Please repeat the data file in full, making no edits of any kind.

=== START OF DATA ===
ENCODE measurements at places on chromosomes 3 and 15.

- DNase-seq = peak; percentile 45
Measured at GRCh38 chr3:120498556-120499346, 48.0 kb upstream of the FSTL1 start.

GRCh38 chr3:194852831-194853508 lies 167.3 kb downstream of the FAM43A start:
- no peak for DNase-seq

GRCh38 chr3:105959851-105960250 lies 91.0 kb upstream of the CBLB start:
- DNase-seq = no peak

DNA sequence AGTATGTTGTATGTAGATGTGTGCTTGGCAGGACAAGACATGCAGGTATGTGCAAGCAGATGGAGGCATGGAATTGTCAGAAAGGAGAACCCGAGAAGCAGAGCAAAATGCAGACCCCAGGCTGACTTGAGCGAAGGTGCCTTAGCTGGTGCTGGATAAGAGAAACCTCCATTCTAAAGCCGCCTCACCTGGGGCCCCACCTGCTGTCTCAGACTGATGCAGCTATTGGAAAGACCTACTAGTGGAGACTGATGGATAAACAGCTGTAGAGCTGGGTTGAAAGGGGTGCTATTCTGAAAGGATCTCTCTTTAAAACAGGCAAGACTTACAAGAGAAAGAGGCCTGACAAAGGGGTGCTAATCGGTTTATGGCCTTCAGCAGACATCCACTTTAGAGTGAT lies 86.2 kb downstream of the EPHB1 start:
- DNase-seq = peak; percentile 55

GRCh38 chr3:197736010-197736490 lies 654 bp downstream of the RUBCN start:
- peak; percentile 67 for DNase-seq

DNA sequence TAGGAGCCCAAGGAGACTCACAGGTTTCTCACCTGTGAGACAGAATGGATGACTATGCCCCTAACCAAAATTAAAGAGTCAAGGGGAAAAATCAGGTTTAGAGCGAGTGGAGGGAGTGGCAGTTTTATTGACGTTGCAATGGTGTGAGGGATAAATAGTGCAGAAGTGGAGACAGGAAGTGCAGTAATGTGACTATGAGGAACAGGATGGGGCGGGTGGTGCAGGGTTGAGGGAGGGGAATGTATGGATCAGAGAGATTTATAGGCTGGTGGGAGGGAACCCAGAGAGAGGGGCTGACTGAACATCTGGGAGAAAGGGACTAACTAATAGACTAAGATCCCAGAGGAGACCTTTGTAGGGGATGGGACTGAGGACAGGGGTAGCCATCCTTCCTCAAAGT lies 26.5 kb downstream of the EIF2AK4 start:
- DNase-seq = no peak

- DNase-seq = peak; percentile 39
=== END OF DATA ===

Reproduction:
ENCODE measurements at places on chromosomes 3 and 15.

- DNase-seq = peak; percentile 45
Measured at GRCh38 chr3:120498556-120499346, 48.0 kb upstream of the FSTL1 start.

GRCh38 chr3:194852831-194853508 lies 167.3 kb downstream of the FAM43A start:
- no peak for DNase-seq

GRCh38 chr3:105959851-105960250 lies 91.0 kb upstream of the CBLB start:
- DNase-seq = no peak

DNA sequence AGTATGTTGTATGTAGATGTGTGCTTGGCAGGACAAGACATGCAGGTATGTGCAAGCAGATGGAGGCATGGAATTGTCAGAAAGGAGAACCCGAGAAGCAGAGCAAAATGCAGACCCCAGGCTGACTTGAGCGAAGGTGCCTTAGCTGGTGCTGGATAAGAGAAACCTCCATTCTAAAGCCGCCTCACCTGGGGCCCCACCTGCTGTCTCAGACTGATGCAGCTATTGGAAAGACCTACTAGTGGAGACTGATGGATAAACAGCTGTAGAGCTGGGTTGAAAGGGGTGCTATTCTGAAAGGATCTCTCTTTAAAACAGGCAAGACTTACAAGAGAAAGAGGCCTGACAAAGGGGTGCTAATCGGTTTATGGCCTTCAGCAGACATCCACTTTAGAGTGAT lies 86.2 kb downstream of the EPHB1 start:
- DNase-seq = peak; percentile 55

GRCh38 chr3:197736010-197736490 lies 654 bp downstream of the RUBCN start:
- peak; percentile 67 for DNase-seq

DNA sequence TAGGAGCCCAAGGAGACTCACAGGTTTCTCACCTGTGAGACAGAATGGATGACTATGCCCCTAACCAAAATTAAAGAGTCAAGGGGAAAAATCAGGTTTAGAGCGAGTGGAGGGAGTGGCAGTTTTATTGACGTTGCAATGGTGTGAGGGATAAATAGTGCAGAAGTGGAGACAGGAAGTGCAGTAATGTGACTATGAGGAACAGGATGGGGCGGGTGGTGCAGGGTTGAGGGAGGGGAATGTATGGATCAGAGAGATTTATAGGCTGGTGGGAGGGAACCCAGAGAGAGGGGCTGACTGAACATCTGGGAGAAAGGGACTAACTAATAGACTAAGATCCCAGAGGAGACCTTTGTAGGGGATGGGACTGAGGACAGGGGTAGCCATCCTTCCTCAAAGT lies 26.5 kb downstream of the EIF2AK4 start:
- DNase-seq = no peak

- DNase-seq = peak; percentile 39